On the topic of Mayberry.


I won’t belabor the point, seeing as I liked Andy Griffith, too, and his passing is much regretted. It’s just that if you can look past the understandable nostalgia, Mayberry simply isn’t an economic development strategy … except, perhaps, for buying local. The column originally appeared in the newspaper on July 23, 2009.

BEER MONEY: After Andy, the deluge.

By ROGER BAYLOR, Local Columnist

“When confused and uncertain, we often recoil from the challenges of the future, reverting instead to comforting visions of one or the other redemptive halcyons from a past viewed with rose-tinted hindsight … Cultural mythology is aimed at supplanting rational thought, not buttressing it.”

I first wrote these words in January, describing Reclaim Our Culture Kentuckiana’s (ROCK’s) ongoing tent revival, wherein the lawyer/preacher on the soapbox beseeches us to turn back the hands of time, all the way to a state of being that never existed in the first place. It’s another pipe-dream panacea that we’re assured can be recaptured if only we forget everything we’ve learned since kindergarten.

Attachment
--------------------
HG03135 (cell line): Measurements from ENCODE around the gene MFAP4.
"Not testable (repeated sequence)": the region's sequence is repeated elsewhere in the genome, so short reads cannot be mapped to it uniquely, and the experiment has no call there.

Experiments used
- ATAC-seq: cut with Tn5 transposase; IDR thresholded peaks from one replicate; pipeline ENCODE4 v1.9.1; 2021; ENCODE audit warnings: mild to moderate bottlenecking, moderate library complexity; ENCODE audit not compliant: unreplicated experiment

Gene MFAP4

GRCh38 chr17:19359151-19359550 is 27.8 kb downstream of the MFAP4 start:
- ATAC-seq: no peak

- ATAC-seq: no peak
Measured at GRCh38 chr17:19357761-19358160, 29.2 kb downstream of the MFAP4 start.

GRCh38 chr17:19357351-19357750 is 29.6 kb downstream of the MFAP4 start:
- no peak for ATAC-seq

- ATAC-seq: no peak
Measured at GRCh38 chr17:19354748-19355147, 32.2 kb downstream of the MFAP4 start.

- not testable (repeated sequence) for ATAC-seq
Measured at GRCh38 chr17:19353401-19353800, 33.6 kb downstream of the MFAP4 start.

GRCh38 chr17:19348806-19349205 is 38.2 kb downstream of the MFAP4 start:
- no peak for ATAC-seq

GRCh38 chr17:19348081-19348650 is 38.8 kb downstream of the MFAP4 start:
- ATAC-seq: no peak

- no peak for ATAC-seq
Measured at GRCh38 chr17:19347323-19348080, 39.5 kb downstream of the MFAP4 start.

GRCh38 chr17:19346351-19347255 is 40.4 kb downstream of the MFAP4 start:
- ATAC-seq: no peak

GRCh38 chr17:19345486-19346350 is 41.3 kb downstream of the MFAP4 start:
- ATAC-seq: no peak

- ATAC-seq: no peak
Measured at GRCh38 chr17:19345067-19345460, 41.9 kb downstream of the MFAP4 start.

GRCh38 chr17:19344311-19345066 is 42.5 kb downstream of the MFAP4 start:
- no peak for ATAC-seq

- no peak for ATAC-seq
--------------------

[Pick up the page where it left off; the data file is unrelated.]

No matter, because I’m not here today to rattle the cages of ROCK’s dues-paying moral guardians. Rather, it’s time to consider an entirely different golden age – parallel reality, if you will – possessing an ethos ostensibly capable of providing workable solutions to the pressing problems of contemporary times.

Who knows the Way?

Why, the saintly Andy, of course.

At the July 6 city council meeting, during a brief and typically ephemeral discussion of community policing “wants and needs,” 3rd district councilman Steve Price launched into a strange tangent addressing contemporary methods of law enforcement.

Untangling Price’s stream-of consciousness syntax to the best of my ability, it sounded like he was lamenting the disappearance of old-fashioned, user-friendly drunk tanks, those helpful domiciles that used to provide inebriates a warm place to sleep and voluminous black coffee before releasing them into waiting streets (and barstools) the following morning.

Price concluded that nowadays, such harmless transgressors actually have to pay their way out of jail; lacking the cash, they contribute to the overcrowding problem there. His council colleague (and full-time police officer), Jack Messer, asked Price to explain how the city might better handle such time and space continuums, and Price responded with this bit of advice:

“We need to do things like Andy used to do ’em.”

To which Andy was the councilman referring?

Andy Warhol? That’s unlikely, because the Ruthenian-American pop artist certainly was too avant-garde for a devotee of Dave Ramsey.

To Andy Kaufman, the late and lamented inter-gender wrestling champion and performance artist? Obviously, too weird.

Andy Roddick? Too athletic for New Albany, and in the wrong sport.

Andy Dick? Too clever by half.

Andy Capp? Too impenetrably English.

Andy Garcia? Too confusingly ethnic.